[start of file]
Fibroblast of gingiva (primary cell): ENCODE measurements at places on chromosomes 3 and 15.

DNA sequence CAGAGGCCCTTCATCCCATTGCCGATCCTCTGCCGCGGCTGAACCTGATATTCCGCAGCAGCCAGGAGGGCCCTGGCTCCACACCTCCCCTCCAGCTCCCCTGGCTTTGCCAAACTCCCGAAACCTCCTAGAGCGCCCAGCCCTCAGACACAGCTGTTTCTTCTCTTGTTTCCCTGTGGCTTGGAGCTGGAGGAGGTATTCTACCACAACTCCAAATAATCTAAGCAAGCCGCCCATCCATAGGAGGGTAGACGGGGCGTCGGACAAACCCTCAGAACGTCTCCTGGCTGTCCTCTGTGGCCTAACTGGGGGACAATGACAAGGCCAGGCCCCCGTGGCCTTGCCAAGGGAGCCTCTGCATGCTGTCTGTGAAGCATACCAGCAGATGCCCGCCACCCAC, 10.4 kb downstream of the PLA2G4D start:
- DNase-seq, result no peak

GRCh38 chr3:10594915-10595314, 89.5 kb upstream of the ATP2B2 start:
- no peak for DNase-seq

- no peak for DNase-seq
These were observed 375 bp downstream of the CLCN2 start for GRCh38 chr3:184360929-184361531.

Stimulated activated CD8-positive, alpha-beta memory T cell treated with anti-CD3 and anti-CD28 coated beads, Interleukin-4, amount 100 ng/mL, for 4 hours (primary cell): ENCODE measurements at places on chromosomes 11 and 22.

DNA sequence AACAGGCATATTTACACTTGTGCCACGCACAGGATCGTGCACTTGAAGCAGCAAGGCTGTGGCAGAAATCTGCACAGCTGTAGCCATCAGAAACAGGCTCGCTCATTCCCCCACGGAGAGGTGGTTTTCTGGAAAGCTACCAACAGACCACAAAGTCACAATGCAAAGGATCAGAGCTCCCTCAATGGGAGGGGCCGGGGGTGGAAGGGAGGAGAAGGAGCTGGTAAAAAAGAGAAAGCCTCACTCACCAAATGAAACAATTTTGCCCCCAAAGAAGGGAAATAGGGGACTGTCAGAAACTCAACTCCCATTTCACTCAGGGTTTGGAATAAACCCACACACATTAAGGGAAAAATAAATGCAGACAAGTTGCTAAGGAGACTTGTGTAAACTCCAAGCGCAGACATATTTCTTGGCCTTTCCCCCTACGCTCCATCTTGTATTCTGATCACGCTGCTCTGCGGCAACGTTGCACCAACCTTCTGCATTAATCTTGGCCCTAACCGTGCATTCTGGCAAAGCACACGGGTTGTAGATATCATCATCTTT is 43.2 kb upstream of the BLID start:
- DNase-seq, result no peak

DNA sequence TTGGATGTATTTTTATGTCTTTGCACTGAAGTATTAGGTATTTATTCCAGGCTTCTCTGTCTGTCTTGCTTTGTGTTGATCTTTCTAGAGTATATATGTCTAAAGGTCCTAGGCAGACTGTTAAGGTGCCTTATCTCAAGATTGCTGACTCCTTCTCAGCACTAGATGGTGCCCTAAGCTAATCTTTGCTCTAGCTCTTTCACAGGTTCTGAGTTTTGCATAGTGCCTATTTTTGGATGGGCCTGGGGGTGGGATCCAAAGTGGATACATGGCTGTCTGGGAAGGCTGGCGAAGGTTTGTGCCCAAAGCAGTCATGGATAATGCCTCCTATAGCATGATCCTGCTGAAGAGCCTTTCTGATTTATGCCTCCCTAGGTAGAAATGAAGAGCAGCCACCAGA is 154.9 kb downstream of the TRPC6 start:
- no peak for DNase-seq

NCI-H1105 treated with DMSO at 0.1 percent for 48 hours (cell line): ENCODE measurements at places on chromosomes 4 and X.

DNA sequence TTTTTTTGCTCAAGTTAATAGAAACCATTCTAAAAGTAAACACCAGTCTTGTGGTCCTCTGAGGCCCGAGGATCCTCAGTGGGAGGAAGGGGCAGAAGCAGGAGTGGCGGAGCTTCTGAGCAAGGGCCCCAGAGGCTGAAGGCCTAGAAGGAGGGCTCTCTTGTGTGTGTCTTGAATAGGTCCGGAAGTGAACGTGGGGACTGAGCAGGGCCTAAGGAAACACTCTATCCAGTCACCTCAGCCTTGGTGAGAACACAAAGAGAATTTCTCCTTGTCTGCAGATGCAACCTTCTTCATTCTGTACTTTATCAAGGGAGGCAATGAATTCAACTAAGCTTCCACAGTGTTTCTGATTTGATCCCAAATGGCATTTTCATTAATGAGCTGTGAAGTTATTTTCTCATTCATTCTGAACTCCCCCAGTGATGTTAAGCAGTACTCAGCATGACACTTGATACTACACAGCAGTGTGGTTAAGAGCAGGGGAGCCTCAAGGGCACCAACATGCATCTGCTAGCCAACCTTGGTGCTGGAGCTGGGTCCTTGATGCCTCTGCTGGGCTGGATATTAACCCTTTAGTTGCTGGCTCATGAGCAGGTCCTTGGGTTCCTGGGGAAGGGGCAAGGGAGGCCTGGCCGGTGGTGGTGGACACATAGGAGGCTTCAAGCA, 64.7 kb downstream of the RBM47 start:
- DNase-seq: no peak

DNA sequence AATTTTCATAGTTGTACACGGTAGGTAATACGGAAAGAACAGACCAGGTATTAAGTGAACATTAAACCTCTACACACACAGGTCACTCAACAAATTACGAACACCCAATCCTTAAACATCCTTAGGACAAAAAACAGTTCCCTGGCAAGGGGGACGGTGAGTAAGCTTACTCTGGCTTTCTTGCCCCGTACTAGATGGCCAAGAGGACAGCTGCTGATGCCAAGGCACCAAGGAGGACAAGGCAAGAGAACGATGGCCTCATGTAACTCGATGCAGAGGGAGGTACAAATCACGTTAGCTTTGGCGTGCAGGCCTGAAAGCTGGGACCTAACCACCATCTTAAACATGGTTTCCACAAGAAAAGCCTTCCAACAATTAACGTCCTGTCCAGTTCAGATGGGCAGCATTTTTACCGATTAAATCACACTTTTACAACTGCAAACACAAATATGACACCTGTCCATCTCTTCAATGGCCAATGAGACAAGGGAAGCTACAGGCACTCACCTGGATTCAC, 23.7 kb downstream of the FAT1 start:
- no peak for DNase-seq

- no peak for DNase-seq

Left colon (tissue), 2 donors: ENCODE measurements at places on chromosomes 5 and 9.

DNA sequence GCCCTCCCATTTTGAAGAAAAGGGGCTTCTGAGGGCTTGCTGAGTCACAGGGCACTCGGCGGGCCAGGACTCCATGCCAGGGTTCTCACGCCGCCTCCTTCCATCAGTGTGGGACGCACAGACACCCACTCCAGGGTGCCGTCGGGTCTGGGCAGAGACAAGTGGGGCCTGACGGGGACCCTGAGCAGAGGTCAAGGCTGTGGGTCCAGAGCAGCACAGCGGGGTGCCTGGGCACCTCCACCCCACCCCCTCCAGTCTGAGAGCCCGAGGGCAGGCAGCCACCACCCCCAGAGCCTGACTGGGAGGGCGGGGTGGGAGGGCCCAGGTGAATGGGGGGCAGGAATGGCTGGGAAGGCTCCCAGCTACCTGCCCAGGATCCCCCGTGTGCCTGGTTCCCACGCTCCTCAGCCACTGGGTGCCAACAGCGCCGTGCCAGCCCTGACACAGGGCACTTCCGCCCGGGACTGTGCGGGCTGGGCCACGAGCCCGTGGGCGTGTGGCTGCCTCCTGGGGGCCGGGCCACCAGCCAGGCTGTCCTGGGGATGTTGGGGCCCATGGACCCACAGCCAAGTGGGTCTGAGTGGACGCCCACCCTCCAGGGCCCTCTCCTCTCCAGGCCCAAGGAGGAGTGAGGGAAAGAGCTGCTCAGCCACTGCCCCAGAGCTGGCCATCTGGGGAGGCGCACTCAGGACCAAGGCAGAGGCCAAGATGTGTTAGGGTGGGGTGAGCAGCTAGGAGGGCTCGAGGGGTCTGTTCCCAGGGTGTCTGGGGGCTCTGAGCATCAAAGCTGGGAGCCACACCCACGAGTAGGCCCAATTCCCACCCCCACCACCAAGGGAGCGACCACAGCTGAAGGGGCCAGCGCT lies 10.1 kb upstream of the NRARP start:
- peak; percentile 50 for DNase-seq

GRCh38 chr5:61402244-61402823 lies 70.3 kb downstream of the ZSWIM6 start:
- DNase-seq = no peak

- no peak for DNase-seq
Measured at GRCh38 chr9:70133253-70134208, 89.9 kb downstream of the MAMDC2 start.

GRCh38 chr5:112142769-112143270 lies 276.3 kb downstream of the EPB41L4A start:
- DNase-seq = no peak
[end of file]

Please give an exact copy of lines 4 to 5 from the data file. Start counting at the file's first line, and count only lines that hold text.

GRCh38 chr3:10594915-10595314, 89.5 kb upstream of the ATP2B2 start:
- no peak for DNase-seq